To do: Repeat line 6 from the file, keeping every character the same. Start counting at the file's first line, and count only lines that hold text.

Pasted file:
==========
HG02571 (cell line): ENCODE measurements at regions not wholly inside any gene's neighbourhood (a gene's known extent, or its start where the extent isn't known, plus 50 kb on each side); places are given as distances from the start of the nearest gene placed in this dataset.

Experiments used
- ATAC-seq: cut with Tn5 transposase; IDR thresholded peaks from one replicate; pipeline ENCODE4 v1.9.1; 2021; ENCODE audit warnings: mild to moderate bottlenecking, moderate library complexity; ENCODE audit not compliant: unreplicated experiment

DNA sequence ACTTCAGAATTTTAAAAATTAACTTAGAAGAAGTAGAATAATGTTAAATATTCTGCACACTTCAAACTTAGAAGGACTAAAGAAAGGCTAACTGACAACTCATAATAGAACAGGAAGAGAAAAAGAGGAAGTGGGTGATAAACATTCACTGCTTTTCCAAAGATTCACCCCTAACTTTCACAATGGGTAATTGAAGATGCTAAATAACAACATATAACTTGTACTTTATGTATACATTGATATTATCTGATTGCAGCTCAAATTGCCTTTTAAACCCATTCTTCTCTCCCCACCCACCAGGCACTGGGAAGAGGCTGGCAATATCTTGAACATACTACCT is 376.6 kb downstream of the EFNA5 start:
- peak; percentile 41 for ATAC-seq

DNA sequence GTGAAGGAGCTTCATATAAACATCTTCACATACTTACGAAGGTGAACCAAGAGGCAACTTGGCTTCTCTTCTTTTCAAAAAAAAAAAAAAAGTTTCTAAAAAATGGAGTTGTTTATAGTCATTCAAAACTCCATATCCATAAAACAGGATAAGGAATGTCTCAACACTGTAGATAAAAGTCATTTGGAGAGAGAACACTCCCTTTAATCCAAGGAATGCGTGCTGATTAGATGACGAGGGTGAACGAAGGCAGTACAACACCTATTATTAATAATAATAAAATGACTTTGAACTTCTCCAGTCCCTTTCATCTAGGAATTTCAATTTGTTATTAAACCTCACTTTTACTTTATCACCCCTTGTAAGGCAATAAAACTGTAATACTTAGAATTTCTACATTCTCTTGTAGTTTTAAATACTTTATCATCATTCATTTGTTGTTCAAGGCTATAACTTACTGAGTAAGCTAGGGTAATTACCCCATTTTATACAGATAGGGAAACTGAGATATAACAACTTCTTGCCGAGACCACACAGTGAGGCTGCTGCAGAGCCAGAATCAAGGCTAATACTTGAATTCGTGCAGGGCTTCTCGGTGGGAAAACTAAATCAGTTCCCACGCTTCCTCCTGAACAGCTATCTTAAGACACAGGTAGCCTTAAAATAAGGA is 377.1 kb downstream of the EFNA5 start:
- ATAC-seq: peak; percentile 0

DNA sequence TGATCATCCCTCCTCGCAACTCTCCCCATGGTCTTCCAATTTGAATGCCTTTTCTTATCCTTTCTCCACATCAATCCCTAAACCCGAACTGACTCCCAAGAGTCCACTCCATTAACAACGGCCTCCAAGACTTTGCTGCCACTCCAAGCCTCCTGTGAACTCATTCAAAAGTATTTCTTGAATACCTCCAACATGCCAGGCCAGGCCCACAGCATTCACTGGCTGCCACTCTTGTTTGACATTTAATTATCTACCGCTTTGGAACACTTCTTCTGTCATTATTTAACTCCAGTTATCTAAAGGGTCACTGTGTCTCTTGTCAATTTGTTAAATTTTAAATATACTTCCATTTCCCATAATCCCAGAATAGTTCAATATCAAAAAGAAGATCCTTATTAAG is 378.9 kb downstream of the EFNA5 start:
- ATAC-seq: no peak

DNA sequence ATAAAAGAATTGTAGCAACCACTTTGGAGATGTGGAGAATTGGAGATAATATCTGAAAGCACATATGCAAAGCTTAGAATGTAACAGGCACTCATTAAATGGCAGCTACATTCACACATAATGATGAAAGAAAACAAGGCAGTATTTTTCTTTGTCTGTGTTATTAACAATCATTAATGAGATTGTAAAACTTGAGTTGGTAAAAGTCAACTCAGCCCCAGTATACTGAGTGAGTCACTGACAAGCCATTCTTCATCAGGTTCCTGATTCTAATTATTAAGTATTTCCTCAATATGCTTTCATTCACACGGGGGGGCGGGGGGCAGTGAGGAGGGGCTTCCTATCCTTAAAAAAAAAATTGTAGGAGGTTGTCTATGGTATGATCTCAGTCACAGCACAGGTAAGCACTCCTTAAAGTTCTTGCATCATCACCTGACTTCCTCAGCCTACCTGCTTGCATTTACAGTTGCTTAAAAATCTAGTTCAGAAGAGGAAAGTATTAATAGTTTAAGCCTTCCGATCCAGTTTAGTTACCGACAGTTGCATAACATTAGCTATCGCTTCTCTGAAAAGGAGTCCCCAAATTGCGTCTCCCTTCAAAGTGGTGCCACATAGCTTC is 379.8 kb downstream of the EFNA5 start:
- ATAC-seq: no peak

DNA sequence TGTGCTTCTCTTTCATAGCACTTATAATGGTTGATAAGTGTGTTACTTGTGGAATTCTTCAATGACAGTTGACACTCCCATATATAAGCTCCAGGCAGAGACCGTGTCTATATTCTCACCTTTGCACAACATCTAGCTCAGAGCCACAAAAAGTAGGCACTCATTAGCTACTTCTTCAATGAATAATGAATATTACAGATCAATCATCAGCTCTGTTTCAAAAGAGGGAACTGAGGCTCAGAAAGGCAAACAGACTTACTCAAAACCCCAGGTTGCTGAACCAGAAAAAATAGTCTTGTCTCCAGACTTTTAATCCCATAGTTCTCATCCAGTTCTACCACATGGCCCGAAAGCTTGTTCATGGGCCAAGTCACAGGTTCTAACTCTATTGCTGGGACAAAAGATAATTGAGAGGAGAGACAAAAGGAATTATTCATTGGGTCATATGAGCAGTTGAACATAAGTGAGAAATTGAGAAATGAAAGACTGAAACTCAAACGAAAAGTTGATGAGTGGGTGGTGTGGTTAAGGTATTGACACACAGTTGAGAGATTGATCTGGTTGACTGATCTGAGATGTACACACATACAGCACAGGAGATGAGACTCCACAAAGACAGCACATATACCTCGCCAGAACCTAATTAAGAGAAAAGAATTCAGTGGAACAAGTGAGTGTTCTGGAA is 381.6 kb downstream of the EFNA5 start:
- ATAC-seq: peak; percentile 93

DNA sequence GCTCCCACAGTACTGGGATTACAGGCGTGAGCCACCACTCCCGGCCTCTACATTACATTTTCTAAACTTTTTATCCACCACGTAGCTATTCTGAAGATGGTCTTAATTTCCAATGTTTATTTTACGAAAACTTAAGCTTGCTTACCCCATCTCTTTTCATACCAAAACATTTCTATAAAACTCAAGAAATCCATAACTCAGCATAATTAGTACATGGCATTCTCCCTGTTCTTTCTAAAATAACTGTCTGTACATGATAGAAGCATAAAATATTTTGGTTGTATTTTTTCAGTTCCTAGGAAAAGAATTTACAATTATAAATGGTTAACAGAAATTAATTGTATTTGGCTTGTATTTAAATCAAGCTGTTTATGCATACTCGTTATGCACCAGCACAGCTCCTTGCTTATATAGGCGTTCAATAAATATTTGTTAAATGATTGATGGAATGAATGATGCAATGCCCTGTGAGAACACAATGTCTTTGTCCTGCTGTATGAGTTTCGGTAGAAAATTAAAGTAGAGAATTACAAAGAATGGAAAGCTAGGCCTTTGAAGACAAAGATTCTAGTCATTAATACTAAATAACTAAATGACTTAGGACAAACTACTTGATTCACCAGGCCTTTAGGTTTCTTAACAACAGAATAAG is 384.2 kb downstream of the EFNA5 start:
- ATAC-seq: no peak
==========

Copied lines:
DNA sequence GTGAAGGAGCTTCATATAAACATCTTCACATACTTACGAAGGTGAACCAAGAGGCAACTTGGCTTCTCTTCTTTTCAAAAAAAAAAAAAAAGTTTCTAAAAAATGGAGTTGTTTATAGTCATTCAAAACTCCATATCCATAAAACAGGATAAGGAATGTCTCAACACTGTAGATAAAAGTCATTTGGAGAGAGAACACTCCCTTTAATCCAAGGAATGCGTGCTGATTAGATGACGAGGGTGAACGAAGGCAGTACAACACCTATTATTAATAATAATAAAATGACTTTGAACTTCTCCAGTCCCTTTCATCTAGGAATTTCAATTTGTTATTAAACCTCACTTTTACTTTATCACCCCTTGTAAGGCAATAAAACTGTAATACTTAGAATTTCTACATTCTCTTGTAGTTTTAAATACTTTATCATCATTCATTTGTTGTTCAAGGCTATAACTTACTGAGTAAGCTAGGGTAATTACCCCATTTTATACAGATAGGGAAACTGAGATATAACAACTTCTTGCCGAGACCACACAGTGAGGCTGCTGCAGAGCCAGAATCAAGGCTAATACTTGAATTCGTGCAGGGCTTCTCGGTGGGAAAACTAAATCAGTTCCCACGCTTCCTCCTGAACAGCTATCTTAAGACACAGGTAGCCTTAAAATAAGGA is 377.1 kb downstream of the EFNA5 start: